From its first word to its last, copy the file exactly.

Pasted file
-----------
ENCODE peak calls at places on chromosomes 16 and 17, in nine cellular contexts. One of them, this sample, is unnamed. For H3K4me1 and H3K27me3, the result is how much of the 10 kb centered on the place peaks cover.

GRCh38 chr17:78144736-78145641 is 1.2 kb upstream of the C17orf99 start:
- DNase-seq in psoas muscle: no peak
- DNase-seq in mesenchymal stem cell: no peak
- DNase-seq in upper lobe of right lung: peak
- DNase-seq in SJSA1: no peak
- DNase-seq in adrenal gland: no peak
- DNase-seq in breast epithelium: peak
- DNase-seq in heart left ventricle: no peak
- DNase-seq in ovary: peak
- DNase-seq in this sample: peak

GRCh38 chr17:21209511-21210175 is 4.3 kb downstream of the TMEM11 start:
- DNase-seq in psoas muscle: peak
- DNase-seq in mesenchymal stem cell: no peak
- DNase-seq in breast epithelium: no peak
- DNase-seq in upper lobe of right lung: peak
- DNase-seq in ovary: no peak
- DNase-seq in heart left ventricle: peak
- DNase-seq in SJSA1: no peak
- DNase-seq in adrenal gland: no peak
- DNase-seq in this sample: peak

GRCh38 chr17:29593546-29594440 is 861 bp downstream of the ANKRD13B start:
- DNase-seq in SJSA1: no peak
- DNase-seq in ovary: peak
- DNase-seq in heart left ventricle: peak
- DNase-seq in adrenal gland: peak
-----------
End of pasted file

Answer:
ENCODE peak calls at places on chromosomes 16 and 17, in nine cellular contexts. One of them, this sample, is unnamed. For H3K4me1 and H3K27me3, the result is how much of the 10 kb centered on the place peaks cover.

GRCh38 chr17:78144736-78145641 is 1.2 kb upstream of the C17orf99 start:
- DNase-seq in psoas muscle: no peak
- DNase-seq in mesenchymal stem cell: no peak
- DNase-seq in upper lobe of right lung: peak
- DNase-seq in SJSA1: no peak
- DNase-seq in adrenal gland: no peak
- DNase-seq in breast epithelium: peak
- DNase-seq in heart left ventricle: no peak
- DNase-seq in ovary: peak
- DNase-seq in this sample: peak

GRCh38 chr17:21209511-21210175 is 4.3 kb downstream of the TMEM11 start:
- DNase-seq in psoas muscle: peak
- DNase-seq in mesenchymal stem cell: no peak
- DNase-seq in breast epithelium: no peak
- DNase-seq in upper lobe of right lung: peak
- DNase-seq in ovary: no peak
- DNase-seq in heart left ventricle: peak
- DNase-seq in SJSA1: no peak
- DNase-seq in adrenal gland: no peak
- DNase-seq in this sample: peak

GRCh38 chr17:29593546-29594440 is 861 bp downstream of the ANKRD13B start:
- DNase-seq in SJSA1: no peak
- DNase-seq in ovary: peak
- DNase-seq in heart left ventricle: peak
- DNase-seq in adrenal gland: peak